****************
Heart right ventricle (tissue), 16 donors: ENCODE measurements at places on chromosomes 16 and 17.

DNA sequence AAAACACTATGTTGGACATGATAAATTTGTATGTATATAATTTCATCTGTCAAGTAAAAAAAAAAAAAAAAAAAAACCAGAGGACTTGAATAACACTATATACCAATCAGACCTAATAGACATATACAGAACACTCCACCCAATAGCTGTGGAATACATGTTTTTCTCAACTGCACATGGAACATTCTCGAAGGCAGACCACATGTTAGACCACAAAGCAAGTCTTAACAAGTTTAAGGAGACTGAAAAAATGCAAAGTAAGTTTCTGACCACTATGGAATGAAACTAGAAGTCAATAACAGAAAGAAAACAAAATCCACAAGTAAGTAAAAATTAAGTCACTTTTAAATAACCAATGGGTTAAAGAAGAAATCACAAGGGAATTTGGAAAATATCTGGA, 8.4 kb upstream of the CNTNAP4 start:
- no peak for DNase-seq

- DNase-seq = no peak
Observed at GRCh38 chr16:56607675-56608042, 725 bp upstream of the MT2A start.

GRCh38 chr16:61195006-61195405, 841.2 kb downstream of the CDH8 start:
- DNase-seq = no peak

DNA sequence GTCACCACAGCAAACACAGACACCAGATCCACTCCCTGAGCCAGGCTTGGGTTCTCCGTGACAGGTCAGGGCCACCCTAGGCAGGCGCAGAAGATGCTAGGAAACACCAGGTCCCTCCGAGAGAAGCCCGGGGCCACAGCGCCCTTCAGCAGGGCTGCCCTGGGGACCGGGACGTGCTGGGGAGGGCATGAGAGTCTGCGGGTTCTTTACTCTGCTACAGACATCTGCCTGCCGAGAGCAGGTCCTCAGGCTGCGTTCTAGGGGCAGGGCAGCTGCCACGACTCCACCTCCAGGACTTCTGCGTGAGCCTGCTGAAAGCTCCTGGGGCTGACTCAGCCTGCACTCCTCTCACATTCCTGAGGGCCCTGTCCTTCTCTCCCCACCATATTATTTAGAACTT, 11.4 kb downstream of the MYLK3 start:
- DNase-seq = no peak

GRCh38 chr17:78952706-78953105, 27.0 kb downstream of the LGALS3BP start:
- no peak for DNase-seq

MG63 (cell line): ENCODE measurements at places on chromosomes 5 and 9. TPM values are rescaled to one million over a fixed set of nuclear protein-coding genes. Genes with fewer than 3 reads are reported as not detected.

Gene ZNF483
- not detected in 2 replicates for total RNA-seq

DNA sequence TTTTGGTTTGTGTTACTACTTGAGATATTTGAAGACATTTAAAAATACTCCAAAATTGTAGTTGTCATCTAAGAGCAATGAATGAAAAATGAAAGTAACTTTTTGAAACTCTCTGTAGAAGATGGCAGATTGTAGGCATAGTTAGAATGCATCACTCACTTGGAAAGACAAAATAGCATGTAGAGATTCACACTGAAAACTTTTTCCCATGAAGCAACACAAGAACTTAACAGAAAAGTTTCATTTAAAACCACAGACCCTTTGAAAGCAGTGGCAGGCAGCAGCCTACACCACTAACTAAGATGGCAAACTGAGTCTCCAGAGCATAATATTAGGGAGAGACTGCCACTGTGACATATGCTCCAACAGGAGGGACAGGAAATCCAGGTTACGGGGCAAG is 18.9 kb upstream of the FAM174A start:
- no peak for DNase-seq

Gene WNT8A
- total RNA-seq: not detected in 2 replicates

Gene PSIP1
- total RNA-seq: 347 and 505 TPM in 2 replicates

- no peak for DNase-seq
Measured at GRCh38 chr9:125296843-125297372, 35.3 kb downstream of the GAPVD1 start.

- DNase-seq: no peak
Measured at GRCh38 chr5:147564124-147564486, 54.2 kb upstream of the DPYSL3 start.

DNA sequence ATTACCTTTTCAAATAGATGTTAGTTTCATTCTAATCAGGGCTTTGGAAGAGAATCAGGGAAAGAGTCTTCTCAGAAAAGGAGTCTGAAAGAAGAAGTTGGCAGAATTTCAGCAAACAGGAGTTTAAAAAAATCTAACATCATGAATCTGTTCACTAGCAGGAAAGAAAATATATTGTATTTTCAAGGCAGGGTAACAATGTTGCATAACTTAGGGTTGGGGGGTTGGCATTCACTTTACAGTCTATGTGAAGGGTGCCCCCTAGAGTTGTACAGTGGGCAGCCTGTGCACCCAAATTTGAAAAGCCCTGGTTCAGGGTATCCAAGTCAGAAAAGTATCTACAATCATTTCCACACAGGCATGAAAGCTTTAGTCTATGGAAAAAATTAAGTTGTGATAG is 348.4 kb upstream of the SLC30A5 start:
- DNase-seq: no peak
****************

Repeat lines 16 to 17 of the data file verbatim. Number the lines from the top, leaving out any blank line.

- no peak for DNase-seq

Gene WNT8A